A delightfully unpredictable college basketball season has given us some stunning twists and turns heading into Saturday’s Final Four games at AT&T Stadium in Arlington.
Already, we have seen three teams from the Lone Star State (Baylor, Texas, Stephen F. Austin) outlast Duke in the NCAA Tournament field.
We watched a fourth Texas team, SMU, rebound from its Selection Sunday snub by members of the NCAA Division I men’s basketball committee and make enough noise in the NIT to suggest the Mustangs had more to offer as participants in the 68-team bracket than one-and-done invitees Brigham Young, Colorado, Xavier, Iowa, George Washington or Massachusetts.
We have seen Kentucky’s latest version of Fab Five 2.0 take down the descendants of the school that, in 1991, originated the concept of freshman-first basketball: Michigan.
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So, what else can happen that would make the first Final Four to visit DFW in 28 years particularly memorable to the record-setting crowds headed to the games at JerryWorld?
Let us count the ways:
Transplanted Texans take title: Kentucky’s all-freshman starting lineup includes three players who spent last season playing high school basketball in Texas: forward Julius Randle and twin guards Aaron and Andrew Harrison. That is a higher percentage of Texas schoolboy talent in the lineup (three of five, 60 percent) than UTEP featured in 1966 (one of five, 20 percent) while winning the lone NCAA title by a team from the Lone Star State. The only Texan in the lineup for what was then called Texas Western was center David Lattin, a Houston resident. Those history-making Miners, who featured the first all-black starting five to win an NCAA title, had three Texans on the roster: Lattin and two reserves from El Paso, David Palacio and Togo Railey.
Lowest-seeded champion: Kentucky, despite starting the season at No. 1 in the AP preseason poll, tumbled to a No. 8 seed in the Midwest Region by losing 10 games before receiving an at-large berth from the selection committee. If the Wildcats cut down the nets, they would join Villanova (1985) as the only No. 8 seeds in tournament history to claim an NCAA title. No lower-seeded team than Villanova has taken home the trophy.
Larry Brown factor: The last time the Final Four came to DFW, in 1986 at Dallas’ Reunion Arena, Larry Brown coached a college basketball team (Kansas) that posted a 2-0 record against the eventual national champion (Louisville). If UConn cuts down the nets Monday at AT&T Stadium, Brown will have done it again. Brown, the SMU coach, oversees a team that swept UConn in two regular-season meetings but did not receive an at-large berth in the NCAA Tournament.
Larry Brown factor II: If Kentucky knocks off Florida in Monday’s title game, Brown will become a historical footnote to the 2014 Final Four for a different reason. The Wildcats are 0-3 against the Gators. But Kentucky could win the national championship by taking down Florida in the fourth meeting of the year between the SEC rivals. The last NCAA champion to post a winless record against a conference rival before beating them in a title game was Brown’s 1988 Kansas team. The Jayhawks fell twice to Oklahoma before beating the Sooners 83-79 in the championship game in Kansas City, Mo.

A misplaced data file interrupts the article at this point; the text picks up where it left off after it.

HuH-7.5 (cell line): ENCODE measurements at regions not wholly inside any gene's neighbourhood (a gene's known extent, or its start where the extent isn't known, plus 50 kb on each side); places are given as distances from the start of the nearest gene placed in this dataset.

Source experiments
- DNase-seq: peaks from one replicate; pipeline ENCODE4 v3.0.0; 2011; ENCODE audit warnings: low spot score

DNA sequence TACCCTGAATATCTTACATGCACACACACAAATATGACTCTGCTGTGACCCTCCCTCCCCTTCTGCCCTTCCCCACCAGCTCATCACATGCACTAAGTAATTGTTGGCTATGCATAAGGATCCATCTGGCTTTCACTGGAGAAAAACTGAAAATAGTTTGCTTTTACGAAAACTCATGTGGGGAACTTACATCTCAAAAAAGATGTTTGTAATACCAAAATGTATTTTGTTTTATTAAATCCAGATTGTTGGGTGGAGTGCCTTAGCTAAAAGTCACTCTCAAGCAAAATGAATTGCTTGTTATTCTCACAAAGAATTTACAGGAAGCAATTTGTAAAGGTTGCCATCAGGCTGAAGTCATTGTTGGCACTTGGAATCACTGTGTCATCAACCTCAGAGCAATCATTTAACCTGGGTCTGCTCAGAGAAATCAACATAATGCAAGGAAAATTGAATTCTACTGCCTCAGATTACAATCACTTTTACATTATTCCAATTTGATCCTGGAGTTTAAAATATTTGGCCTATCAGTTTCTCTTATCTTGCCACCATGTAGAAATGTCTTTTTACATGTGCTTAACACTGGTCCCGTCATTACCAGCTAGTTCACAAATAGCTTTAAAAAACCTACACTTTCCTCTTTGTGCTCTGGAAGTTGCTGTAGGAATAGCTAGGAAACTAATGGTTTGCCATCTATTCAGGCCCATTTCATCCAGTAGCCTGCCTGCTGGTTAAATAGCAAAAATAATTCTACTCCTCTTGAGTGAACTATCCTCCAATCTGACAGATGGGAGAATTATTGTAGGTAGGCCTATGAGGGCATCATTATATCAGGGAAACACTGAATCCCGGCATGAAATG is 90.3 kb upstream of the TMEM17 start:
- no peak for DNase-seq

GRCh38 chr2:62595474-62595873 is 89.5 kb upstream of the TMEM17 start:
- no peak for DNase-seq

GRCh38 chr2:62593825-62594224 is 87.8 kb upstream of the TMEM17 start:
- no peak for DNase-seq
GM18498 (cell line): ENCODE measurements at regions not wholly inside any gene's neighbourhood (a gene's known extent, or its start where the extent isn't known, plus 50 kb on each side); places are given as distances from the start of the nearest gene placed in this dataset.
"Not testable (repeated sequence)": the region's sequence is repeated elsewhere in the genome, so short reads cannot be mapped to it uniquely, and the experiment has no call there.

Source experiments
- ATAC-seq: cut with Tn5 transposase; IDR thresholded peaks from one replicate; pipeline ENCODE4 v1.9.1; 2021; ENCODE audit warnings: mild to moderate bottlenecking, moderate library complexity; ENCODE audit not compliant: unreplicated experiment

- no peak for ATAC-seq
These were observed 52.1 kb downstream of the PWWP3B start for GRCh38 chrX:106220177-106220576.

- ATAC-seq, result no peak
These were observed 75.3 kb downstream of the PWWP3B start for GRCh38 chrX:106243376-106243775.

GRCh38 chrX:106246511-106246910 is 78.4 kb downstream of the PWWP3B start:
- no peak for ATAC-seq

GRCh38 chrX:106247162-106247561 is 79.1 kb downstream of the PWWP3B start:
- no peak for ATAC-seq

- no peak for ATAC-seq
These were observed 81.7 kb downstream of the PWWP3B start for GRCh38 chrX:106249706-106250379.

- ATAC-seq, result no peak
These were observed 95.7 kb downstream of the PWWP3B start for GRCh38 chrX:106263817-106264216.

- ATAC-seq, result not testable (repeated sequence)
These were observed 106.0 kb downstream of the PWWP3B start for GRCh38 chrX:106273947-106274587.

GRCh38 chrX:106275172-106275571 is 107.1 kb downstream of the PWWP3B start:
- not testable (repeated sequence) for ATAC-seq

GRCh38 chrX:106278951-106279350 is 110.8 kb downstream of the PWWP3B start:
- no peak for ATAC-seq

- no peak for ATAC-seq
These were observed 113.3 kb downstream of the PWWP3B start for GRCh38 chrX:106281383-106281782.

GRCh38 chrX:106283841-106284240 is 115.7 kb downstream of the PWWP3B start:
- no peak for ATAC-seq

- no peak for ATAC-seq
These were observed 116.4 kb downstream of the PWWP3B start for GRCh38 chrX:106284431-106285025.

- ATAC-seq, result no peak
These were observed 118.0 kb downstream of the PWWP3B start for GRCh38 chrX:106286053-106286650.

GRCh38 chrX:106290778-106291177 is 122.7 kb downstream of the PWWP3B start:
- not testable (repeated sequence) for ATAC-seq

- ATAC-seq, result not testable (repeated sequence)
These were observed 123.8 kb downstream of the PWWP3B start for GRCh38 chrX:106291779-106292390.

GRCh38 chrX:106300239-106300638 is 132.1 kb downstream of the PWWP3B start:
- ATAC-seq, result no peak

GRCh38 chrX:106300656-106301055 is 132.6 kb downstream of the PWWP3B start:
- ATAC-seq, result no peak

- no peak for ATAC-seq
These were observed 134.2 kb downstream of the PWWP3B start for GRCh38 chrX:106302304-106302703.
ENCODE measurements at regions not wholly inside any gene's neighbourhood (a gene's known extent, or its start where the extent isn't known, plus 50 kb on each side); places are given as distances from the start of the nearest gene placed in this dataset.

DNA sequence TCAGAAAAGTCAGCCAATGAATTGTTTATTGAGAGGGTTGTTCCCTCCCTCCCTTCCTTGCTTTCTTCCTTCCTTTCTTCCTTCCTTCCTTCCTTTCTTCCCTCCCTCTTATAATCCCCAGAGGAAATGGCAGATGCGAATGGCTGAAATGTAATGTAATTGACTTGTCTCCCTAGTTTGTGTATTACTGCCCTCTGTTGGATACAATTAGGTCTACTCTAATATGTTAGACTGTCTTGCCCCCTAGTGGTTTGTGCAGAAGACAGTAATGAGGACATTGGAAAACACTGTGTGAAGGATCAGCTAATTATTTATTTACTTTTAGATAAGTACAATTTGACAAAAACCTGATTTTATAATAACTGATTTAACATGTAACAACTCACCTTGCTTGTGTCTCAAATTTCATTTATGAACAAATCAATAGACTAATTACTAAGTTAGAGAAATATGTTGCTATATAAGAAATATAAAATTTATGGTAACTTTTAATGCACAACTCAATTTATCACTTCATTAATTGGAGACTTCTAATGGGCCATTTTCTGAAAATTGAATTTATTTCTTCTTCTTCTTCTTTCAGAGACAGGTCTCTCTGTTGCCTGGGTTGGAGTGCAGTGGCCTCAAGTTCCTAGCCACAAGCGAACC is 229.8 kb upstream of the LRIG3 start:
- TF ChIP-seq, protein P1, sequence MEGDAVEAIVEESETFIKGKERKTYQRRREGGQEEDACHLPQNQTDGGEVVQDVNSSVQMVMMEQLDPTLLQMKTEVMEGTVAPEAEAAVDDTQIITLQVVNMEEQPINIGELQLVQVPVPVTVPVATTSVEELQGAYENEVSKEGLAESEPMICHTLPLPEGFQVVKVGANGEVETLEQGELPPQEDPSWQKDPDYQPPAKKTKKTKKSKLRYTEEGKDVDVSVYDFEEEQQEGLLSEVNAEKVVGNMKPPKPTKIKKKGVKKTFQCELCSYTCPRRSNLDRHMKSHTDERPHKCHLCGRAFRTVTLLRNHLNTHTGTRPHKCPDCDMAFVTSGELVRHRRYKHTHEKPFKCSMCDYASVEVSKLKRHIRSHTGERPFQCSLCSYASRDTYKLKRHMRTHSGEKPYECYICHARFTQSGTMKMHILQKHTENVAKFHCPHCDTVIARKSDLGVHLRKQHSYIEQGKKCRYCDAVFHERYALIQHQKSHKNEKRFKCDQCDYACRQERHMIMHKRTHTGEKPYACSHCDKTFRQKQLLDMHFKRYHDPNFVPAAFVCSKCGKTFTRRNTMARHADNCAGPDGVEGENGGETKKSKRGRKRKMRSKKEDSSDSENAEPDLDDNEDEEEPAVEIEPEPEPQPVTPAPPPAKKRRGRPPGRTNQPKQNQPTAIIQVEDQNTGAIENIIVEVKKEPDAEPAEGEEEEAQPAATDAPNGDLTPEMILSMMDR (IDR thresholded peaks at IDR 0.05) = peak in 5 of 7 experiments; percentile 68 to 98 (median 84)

Texas Trifecta: Connecticut is undefeated in Final Four games in the state of Texas, claiming NCAA titles in San Antonio (2004) and Houston (2011). A victory in Arlington would complete a Texas Trifecta for the Huskies.
Payback champion: Florida (36-2) could avenge its only regular-season losses during a national title run by defeating Connecticut (30-8) in Saturday’s semifinal match and knocking off Wisconsin (30-7) in Monday’s title game.
One for the aged: Wisconsin’s Bo Ryan, 66, can become the oldest first-time coach at the Final Four to lead his team to a title. But not the oldest champion. That distinction belongs to former UConn coach Jim Calhoun, who was 68 when he led the Huskies to the 2011 title.
Running the gauntlet: A title by Kentucky would require five consecutive victories over Final Four teams: three from the 2013 Final Four before this year’s group was set (Wichita State, Louisville, Michigan), and two from this year’s Final Four (Wisconsin, Florida/UConn winner).
MFFL factor: Connecticut coach Kevin Ollie, a Dallas native, began his 13-year NBA playing career with the Dallas Mavericks in 1997. He’s the lone coach in Arlington with a Mavs connection. Based on Mavs owner Mark Cuban’s recent take that future NBA stars would be better off playing in the Development League than the NCAA, it would be heartwarming to see the leader of the “Mavs Fan For Life” contingent present the NCAA championship trophy to Ollie, the former Mav, if UConn prevails. But I can’t see NCAA administrators approving that.
Lowest moment overcome: Saturday’s semifinal between Wisconsin and Kentucky assures that one school will play for a national championship Monday despite a regular-season loss to one of the worst teams in its own league. Kentucky dropped a 72-67 decision on March 1 at South Carolina (14-20), which finished 13th in the 14-member SEC. Wisconsin trumped that by losing at home to Northwestern 65-56 on Jan. 29. The Wildcats (14-19) tied for 10th in the 12-team Big Ten and have the only basketball program from a BCS conference that never has qualified to compete in the NCAA Tournament.